Tuesday, May 29, 2012

Stupid Cancer by Dan Gennari

It has been 19 months since my stem cell transplant and I really feel great. I still suffer from some minor respiratory discomfort, that may have some not-so-minor underlying causes (like scorched lung tissue from 33 days of chemotherapy and 15 days of radiation blasted through my chest). Last year, when I rode with the Tahoe cycle team, I sometimes joked that I needed to hang my lungs out to dry over my back fence between rides. I still have days where I feel that way. But the discomfort has been gradually chased away by the joy of regular life. I have been having a great time with my son, who has recently mastered the art of riding a bike with no training wheels. My wife and I adopted two dogs around Christmas (from cycle Coach Kelli's rescue organization!), and I am having a great time at work (I know that sounds weird to a lot of people, but I love what I do).

I recently attended an amazing conference in Las Vegas - the OMG 2012 Stupid Cancer conference. For those of you who are not familiar, Stupid Cancer is a patient and survivor support organization that exists for young adult cancer survivors between 18 – 40 years old.

I was one of 550 young adult survivors who gathered to discuss long term health concerns and how we can help the future survivors who are just now experiencing their doctor looking them in the eye and saying, "You have cancer." An outsider looking in might have drawn all kinds of conclusions about the emotional state of the people in that room. There were many of us who blend right in with society, but there were several others with hairless heads, canes, wheelchairs and prosthetic limbs. And we all sported physical and emotional scars that were not visible under our "Stupid Cancer" t-shirts. But the mood was cheery and festive because we were really celebrating the simple existence of life. We were all survivors and members of the same unexpected club.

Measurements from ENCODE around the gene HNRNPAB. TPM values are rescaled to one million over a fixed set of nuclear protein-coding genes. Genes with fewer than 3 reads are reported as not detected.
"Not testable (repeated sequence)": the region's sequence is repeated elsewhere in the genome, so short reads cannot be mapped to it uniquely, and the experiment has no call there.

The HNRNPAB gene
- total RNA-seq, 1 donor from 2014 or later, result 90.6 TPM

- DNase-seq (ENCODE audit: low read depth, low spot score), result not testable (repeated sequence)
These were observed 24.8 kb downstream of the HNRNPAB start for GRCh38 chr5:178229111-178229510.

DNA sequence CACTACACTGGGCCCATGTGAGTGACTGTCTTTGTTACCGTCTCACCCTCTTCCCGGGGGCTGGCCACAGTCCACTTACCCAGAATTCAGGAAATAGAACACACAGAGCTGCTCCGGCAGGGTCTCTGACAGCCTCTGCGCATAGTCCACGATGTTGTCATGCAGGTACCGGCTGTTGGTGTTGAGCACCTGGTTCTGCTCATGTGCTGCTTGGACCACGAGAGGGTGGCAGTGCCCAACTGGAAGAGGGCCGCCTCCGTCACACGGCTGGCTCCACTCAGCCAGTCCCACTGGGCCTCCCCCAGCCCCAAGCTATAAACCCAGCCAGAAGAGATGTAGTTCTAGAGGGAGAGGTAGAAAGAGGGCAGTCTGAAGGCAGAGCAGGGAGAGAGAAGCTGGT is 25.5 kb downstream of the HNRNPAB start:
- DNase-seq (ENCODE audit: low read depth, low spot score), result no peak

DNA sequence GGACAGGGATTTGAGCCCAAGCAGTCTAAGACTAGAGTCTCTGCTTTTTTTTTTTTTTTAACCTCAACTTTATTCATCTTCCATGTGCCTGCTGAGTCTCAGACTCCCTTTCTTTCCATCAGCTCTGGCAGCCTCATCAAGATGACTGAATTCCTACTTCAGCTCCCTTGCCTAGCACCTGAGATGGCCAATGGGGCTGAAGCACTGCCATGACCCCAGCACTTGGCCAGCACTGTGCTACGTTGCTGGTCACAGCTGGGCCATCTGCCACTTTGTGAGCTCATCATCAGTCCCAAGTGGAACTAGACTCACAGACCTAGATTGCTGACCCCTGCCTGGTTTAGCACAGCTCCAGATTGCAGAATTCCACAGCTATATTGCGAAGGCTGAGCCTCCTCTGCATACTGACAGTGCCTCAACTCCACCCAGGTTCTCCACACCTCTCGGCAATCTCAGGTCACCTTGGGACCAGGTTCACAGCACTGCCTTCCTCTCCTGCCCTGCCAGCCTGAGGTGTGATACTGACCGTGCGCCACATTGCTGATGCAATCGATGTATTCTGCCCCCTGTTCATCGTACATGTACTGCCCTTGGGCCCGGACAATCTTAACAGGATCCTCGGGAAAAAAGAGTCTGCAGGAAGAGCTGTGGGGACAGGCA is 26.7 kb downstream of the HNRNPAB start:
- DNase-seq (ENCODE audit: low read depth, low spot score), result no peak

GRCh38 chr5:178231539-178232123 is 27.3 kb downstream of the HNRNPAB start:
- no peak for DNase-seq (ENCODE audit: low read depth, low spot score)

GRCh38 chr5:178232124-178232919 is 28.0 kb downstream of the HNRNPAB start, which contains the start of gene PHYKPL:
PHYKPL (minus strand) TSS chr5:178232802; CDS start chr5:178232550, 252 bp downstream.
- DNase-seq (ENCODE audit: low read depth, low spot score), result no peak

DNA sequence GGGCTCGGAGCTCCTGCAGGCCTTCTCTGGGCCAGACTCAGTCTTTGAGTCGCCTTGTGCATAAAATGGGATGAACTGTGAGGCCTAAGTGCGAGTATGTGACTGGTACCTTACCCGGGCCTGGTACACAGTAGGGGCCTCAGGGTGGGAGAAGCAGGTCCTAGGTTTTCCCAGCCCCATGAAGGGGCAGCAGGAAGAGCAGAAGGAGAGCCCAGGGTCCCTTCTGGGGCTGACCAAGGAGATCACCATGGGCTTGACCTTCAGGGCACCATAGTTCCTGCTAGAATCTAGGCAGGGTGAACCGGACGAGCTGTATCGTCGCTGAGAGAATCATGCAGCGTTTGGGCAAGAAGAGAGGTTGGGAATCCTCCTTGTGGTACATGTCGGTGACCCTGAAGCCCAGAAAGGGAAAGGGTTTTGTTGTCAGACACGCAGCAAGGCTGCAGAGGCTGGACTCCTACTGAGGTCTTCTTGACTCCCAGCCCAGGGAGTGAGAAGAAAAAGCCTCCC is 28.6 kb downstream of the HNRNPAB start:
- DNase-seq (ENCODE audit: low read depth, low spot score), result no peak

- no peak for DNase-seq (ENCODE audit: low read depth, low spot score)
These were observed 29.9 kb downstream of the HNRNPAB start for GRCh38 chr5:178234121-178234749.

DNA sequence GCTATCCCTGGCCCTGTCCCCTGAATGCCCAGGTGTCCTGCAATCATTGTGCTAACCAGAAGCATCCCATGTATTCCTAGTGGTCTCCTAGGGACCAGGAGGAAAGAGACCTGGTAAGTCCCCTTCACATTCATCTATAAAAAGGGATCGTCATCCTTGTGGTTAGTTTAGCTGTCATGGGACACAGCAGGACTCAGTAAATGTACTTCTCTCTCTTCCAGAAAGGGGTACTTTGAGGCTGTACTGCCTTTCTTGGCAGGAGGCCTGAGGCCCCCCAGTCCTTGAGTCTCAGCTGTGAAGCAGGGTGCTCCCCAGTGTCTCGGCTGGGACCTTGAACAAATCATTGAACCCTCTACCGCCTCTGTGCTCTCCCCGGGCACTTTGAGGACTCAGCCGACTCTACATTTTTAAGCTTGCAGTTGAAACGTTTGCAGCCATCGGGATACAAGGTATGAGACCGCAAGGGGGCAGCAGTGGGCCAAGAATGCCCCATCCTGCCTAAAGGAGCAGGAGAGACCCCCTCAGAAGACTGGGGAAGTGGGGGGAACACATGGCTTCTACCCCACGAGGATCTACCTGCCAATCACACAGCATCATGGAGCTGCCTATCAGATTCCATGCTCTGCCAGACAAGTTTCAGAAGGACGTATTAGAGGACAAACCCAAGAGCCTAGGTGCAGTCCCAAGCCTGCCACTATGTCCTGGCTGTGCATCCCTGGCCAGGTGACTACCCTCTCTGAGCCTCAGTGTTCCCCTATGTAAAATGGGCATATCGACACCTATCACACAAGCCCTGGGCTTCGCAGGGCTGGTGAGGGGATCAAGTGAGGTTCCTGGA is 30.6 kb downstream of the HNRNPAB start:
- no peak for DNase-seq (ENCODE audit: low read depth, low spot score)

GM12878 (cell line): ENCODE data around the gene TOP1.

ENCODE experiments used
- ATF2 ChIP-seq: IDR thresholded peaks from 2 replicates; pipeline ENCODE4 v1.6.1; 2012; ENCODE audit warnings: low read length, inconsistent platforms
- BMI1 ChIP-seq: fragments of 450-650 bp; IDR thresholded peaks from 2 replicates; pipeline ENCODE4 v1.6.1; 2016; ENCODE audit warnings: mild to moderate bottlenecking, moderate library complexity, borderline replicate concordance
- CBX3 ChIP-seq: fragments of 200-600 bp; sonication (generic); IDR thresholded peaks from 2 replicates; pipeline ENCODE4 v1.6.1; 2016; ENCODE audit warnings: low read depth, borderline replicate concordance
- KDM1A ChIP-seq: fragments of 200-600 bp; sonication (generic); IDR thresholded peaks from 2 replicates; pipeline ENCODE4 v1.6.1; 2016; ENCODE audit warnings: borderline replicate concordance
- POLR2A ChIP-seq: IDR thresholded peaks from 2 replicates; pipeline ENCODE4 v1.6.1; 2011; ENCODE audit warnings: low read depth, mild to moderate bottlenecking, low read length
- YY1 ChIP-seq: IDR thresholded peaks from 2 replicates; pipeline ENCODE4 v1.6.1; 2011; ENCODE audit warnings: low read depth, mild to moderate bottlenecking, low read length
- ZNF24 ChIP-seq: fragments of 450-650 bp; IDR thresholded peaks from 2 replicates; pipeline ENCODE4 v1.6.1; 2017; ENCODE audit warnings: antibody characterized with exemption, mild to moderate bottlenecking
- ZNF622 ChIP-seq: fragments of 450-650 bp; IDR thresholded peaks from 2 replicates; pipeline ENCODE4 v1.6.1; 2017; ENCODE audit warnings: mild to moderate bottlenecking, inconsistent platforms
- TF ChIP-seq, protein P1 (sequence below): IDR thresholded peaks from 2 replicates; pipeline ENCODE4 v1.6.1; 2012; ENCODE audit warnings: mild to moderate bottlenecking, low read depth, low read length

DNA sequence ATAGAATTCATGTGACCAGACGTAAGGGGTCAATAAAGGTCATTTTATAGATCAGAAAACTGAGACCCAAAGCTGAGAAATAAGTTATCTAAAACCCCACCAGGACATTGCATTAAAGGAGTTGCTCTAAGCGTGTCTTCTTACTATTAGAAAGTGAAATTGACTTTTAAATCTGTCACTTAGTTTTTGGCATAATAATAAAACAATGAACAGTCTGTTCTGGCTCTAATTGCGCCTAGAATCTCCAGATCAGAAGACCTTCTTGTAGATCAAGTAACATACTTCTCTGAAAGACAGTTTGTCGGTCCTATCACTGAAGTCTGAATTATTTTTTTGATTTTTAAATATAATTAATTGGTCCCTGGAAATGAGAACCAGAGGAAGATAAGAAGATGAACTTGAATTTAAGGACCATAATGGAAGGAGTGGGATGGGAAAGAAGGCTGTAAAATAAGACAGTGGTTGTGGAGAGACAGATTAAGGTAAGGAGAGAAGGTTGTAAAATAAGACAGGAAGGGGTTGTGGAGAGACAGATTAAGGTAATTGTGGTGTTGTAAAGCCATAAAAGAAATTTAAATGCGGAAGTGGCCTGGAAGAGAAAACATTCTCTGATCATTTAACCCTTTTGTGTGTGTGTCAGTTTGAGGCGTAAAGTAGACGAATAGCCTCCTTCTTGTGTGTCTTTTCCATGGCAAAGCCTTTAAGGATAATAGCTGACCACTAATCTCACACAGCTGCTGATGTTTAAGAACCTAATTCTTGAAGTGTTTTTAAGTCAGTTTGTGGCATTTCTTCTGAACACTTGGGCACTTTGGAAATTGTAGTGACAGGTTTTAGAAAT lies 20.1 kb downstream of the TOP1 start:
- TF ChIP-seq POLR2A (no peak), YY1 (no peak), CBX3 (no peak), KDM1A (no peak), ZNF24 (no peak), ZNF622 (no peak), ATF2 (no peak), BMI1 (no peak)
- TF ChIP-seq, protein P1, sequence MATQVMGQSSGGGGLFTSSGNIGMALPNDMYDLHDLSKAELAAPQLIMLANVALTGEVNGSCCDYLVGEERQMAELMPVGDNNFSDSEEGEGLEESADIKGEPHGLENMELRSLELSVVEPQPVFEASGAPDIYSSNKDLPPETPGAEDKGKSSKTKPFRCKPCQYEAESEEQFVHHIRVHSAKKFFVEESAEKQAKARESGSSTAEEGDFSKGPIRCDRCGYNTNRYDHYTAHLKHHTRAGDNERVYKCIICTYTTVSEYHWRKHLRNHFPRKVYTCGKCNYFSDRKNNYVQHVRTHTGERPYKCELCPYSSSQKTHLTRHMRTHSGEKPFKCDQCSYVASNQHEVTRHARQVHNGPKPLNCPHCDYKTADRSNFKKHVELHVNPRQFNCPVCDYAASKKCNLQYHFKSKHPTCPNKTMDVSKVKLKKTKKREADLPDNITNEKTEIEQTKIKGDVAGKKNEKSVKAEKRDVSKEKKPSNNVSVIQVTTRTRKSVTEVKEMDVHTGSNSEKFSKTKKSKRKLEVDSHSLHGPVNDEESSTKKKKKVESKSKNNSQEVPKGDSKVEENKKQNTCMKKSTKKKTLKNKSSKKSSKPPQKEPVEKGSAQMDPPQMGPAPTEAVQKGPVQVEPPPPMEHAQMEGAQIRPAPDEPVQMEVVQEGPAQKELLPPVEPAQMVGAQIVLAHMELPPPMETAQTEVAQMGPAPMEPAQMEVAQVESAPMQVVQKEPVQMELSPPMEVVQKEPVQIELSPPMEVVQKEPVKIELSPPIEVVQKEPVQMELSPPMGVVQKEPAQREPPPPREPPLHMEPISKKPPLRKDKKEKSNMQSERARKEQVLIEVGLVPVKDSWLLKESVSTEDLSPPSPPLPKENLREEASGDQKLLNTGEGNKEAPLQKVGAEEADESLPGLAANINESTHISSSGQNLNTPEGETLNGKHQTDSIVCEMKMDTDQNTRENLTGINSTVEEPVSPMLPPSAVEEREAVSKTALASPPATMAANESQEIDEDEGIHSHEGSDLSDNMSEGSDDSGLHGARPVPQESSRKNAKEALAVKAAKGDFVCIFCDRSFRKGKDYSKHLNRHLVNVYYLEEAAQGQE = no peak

When we broke for lunch, those 550 people shuffled through the corridors to the ballroom at The Palms Hotel and found that the banquet tables were organized by disease. I wandered around the room passing 2 tables for lung cancer, 4 tables for brain cancer, tables for sarcomas, thyroid cancer, a sizable collection of tables for breast cancer, and then a sign that said "Blood Cancers," and then another, and another, and another…then I noticed a matching row next to the first row, and another row beyond that. There was a sea of Blood Cancer survivor tables!

While it is true that blood cancers are one of the more common cancers to strike young people, it is also true that there has been a tremendous increase in the discovery and implementation of very effective treatments for Lymphoma, Leukemia and all their cousins and sub-types. That has been possible because of programs like Team In Training and the people involved that are dedicated to raising much needed funds. You are the boots on the ground (or perhaps the cleats in the pedals, for you fellow cyclists). Without your efforts, LLS would be a very different organization, and without their investments in research, people like me might not be alive to write these long blog posts.

So keep up the good work. There will be a point in your training season when it gets hard. I remember last year when I was training for my century, it was all fun and games until we got to around 40-50+ mile rides. Every weekend I felt like I was dragging an anchor around mile 37 it just got heavier and heavier until around 46 miles, and then somehow I would find the strength to pull it together and speed up again. So don't give up. You can do this.

Dan Gennari is a Team In Training alumni having completed America's Most Beautiful Bike Ride in June of 2011. This year Dan serves as the cycle team's honored hero and has been out to support them at their training rides.